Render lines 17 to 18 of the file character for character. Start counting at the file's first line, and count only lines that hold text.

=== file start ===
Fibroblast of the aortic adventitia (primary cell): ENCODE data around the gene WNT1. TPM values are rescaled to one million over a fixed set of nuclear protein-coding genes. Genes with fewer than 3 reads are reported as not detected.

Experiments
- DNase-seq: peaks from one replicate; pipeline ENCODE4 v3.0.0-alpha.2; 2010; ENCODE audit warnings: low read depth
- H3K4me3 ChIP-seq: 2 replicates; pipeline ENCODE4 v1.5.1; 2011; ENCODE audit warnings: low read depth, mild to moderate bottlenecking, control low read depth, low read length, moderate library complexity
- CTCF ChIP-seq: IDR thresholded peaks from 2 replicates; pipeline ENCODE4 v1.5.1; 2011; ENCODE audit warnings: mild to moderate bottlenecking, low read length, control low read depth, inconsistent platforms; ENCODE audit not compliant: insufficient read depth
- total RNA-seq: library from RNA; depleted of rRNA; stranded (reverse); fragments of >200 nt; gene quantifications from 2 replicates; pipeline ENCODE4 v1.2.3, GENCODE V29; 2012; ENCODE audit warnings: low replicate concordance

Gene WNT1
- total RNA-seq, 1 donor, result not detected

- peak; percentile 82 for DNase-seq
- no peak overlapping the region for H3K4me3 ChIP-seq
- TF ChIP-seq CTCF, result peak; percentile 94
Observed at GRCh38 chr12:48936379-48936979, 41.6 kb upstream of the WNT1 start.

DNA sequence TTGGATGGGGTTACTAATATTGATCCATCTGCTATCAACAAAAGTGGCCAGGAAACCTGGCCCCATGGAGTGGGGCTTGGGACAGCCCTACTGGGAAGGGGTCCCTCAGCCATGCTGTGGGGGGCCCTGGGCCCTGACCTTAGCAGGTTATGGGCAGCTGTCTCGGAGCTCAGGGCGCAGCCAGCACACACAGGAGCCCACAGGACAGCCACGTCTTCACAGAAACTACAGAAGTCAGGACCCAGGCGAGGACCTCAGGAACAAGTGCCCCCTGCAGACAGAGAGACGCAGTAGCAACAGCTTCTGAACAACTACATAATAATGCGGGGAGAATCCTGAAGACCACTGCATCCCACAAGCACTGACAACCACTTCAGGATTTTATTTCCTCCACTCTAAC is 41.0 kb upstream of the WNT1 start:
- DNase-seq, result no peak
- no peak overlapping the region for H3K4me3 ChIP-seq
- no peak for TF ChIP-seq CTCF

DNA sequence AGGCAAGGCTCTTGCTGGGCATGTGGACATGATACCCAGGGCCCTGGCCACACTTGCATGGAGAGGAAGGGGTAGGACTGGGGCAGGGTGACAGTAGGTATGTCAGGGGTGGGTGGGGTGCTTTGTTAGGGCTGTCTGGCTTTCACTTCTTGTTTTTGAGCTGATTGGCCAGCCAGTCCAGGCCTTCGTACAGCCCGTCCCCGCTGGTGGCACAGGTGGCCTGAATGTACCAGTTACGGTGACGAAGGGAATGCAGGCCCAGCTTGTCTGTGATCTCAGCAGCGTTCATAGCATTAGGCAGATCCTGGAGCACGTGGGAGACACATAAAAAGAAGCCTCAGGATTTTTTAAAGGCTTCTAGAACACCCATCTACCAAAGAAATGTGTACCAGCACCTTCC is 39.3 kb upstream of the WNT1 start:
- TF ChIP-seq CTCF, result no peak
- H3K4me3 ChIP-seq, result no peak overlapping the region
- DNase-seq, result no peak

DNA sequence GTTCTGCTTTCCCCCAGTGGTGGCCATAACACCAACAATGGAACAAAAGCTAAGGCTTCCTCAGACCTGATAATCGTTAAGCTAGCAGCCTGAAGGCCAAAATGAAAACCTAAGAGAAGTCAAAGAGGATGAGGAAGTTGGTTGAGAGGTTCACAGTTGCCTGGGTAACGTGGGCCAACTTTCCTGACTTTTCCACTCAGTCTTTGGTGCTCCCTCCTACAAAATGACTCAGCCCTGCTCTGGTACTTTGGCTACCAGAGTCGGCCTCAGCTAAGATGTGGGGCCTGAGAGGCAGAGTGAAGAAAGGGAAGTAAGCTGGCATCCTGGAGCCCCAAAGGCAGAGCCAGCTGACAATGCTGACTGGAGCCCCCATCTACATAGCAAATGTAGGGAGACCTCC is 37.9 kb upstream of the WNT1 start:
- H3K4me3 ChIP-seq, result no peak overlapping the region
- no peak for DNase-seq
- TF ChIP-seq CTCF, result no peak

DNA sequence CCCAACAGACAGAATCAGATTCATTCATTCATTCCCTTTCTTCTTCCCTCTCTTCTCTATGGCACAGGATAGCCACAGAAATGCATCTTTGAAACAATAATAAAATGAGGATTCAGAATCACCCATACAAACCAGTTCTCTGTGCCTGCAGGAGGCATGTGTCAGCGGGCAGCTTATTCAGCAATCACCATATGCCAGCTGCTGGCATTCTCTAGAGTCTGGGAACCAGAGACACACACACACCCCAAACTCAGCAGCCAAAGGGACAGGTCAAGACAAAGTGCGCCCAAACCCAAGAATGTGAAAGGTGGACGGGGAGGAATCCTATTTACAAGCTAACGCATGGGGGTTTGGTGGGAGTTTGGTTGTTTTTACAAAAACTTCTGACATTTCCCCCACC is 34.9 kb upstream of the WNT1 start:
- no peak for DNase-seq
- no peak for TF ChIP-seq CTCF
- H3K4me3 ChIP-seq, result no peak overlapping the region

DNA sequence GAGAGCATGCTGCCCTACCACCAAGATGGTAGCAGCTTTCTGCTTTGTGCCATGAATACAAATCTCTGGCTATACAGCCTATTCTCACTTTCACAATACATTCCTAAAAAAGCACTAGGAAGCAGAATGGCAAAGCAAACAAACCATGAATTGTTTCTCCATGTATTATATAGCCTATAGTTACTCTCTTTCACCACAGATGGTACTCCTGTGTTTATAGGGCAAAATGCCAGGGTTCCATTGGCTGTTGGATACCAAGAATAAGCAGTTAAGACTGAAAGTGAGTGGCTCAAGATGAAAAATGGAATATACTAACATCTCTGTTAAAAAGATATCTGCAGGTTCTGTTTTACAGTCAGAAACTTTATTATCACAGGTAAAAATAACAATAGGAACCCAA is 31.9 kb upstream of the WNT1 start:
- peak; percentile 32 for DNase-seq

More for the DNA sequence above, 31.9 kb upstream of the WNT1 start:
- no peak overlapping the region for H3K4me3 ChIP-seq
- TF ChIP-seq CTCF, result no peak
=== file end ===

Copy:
DNA sequence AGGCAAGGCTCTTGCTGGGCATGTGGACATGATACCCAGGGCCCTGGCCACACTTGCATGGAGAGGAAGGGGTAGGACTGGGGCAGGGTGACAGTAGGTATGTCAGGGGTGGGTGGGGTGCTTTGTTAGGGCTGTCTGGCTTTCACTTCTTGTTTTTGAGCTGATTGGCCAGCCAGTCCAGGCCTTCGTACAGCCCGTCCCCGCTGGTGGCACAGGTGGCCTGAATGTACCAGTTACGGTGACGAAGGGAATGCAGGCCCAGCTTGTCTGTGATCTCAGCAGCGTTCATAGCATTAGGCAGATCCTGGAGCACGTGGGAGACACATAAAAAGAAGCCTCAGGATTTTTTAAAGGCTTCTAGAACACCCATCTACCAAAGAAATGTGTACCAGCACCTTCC is 39.3 kb upstream of the WNT1 start:
- TF ChIP-seq CTCF, result no peak